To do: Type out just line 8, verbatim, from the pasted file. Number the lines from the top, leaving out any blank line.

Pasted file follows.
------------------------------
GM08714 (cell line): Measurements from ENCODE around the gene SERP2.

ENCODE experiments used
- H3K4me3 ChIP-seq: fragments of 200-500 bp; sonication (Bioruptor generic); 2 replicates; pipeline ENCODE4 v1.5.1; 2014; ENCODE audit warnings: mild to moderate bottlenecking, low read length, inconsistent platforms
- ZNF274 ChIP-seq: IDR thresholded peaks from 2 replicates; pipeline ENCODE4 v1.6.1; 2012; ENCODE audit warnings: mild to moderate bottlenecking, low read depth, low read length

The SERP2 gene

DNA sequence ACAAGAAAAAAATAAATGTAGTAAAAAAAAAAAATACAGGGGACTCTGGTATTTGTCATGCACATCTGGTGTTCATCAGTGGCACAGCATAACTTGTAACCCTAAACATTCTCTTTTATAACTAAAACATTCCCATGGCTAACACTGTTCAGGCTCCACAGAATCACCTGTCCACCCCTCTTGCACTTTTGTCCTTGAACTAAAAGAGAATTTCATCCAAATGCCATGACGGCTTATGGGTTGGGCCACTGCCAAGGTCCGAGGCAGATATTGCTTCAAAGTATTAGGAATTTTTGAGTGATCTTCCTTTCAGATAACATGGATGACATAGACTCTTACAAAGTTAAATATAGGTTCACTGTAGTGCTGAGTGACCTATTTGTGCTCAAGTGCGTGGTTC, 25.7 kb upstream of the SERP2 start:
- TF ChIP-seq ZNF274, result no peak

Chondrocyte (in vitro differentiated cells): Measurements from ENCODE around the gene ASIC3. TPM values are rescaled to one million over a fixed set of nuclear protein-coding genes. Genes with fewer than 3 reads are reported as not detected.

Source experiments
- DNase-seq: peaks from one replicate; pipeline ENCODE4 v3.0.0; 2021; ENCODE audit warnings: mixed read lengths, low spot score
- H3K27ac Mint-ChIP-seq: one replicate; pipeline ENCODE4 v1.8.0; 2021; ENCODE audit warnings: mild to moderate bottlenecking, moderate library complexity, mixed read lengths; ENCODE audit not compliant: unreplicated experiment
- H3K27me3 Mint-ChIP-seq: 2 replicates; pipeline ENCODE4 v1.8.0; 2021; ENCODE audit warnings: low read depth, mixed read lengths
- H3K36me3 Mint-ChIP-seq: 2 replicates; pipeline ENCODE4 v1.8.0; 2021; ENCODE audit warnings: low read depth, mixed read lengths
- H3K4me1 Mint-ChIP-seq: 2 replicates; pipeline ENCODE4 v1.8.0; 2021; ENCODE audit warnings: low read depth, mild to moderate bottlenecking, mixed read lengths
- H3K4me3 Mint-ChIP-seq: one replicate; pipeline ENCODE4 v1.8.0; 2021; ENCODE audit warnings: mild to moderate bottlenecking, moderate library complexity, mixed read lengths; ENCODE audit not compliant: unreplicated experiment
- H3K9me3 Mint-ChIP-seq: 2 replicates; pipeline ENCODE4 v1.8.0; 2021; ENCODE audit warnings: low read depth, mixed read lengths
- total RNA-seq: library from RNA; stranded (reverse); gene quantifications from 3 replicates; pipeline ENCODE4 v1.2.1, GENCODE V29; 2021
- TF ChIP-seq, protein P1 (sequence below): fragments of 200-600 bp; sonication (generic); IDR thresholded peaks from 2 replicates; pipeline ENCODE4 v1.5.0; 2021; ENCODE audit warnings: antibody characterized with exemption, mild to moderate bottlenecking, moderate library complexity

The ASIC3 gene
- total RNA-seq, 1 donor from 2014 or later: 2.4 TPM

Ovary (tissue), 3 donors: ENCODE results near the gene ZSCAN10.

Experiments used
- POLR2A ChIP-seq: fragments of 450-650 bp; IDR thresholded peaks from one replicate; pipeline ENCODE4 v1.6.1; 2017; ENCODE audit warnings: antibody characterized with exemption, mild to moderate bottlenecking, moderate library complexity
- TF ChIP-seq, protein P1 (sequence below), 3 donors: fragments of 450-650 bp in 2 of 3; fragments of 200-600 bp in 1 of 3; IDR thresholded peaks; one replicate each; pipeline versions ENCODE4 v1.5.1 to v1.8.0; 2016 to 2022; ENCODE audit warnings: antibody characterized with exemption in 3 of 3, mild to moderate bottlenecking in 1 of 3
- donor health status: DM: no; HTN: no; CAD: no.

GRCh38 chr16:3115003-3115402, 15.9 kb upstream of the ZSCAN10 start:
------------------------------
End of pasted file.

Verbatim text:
Chondrocyte (in vitro differentiated cells): Measurements from ENCODE around the gene ASIC3. TPM values are rescaled to one million over a fixed set of nuclear protein-coding genes. Genes with fewer than 3 reads are reported as not detected.